The Korean drinking culture goes all the way back to the old days
Since the invention of Korean alcohol several hundred years ago, Koreans have had the habit of consuming alcohol when celebrating important holidays. During those times, and still today, this took place during a ritual to show respect to ancestors. The reason for drinking was quite different then from what it is now, but alcohol has always been important to Koreans.
Hierarchy says you can’t say no
It’s also the norm that if your elder offers you a glass (or ten!) of soju, you should accept every single one of them as a sign of respect. The fact that they are even inviting you out for a drink should be seen as a great compliment towards you. This naturally adds to the amount of alcohol consumed in Korea as especially older people like to end their days (or start their days) with some liquor.
There are plenty of other etiquettes that come with drinking with your elders: you should always hold the bottle with both hands as you pour and accept your drink with both hands; you should never pour your own drink, and you should turn your head away from the elders as you take the shot.
Saying ‘no’ tactfully
Directly saying no to a drink, in general, could be seen as rude. However, Koreans will understand if you don’t drink for medical or religious reasons. If you really don’t want to drink, it’s best to politely say ‘no’. You might suggest saying that you are on some medication that doesn’t allow you to drink alcohol.
If you don’t want to drink you can politely say:
저는 술 안 마셔요 (jeoneun sul an masyeoyo | I don’t want to drink)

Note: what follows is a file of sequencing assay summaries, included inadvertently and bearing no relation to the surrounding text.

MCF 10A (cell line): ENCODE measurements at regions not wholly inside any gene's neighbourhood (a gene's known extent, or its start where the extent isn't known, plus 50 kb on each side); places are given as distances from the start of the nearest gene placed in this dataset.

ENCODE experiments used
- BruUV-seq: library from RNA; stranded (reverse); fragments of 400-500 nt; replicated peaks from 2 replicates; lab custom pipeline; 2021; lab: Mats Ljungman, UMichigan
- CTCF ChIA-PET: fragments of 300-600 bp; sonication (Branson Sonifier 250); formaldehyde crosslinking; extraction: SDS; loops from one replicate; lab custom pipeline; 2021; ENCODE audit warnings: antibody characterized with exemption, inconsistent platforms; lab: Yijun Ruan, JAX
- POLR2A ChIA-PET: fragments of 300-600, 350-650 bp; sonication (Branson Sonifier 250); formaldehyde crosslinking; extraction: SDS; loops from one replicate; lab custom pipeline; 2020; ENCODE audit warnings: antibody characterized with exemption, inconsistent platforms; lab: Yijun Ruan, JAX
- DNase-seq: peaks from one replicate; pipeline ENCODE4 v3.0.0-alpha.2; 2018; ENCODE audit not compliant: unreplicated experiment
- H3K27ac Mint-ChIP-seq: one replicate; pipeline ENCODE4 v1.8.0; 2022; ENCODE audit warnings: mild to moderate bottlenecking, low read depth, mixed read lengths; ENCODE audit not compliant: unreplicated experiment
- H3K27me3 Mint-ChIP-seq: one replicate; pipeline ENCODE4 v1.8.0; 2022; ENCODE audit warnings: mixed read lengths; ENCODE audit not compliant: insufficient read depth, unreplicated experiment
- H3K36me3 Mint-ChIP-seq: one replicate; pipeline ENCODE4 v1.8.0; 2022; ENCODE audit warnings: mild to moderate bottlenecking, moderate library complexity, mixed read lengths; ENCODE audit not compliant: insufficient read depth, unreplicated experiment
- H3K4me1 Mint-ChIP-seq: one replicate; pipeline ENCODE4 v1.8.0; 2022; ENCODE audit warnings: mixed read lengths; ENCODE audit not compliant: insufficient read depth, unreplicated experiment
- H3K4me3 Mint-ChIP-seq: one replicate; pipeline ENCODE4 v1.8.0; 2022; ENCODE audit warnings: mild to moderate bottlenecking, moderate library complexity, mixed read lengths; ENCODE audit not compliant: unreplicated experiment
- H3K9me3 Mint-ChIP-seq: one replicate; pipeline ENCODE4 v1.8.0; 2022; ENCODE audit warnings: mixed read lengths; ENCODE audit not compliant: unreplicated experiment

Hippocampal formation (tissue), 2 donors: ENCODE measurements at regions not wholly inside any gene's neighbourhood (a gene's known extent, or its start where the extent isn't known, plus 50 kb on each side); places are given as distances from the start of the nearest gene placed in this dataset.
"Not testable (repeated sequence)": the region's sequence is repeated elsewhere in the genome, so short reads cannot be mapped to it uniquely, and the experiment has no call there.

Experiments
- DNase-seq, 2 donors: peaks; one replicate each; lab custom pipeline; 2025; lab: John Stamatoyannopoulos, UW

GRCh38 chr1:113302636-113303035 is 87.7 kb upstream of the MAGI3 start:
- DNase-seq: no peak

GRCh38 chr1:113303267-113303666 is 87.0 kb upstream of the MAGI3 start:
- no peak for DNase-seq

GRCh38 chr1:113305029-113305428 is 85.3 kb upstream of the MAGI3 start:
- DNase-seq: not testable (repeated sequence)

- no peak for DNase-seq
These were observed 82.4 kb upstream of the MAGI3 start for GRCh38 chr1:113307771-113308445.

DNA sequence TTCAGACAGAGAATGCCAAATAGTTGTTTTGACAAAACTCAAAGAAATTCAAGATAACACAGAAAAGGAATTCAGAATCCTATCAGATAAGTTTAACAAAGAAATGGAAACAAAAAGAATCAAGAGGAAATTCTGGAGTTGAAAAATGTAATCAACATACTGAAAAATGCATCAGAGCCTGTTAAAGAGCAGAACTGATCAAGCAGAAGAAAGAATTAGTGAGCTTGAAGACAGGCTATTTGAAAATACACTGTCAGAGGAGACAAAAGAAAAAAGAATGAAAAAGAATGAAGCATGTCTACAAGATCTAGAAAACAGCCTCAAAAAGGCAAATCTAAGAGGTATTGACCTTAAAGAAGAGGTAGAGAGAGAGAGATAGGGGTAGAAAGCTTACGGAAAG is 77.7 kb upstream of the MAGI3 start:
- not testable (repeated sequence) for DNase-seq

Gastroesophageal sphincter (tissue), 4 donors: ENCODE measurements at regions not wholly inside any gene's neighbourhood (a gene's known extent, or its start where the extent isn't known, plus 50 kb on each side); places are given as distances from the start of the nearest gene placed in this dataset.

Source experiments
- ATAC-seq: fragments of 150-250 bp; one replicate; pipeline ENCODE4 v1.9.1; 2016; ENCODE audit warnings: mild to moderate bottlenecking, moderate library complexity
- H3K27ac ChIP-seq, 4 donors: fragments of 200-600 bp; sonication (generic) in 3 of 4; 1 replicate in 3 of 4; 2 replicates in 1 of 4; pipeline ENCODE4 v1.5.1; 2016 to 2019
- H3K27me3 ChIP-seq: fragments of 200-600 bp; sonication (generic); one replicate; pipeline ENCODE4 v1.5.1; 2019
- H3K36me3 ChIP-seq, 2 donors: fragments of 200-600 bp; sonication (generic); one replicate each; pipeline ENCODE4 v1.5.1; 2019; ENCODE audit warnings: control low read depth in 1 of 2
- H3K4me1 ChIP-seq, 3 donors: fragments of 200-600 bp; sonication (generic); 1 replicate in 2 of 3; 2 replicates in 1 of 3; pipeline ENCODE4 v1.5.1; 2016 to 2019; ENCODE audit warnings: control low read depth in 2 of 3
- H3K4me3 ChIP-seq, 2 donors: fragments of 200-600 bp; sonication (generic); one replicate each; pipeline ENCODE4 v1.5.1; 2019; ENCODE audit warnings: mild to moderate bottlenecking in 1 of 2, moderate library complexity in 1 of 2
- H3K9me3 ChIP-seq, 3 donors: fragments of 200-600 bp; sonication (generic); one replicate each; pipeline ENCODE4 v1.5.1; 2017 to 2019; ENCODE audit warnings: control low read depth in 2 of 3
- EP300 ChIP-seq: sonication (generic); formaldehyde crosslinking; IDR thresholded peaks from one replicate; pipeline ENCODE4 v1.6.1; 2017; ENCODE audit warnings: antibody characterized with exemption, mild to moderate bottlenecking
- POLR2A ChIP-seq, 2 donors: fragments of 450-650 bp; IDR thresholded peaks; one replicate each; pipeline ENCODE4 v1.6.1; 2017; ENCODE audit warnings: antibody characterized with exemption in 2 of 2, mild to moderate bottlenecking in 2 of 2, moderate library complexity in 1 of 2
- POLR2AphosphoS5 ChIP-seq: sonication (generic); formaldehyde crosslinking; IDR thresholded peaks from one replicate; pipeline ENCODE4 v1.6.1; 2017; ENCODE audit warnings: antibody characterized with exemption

If you can’t drink because of health reasons or if you don’t have drinking abilities you can say:
저는 술 못 마셔요 (jeoneun sul mot masyeoyo | I can’t drink)
Living in Korea can be stressful
And in order to decrease the level of stress, whether it’s due to family, a relationship, or work, Koreans like to get together at the end of the day over drinks to air it out. It’s perhaps a familiar situation to all of us that it gets easier to talk about what is bothering one’s mind when there’s some alcohol involved to loosen the situation. This is also seen as a bonding experience with fellow drinkers.
There’s no worry about getting a hangover
Korea has bulked up on so many different hangover cures – from drinks consumed prior to your first glass of soju, to grapefruit ice cream (wait, what?!) to specific kind of soup to eat the morning after – that it’s difficult to consider the possible consequences of drinking. And, hey, is that so bad? It’s better than staying in bed all day feeling like your head will explode every time you sneeze!
It’s best to practice moderation when it comes to drinking, even while you’re in Korea, but it could be a fun experience to go out with the locals for a crazy night of soju just once. Just keep the hangover cures in mind!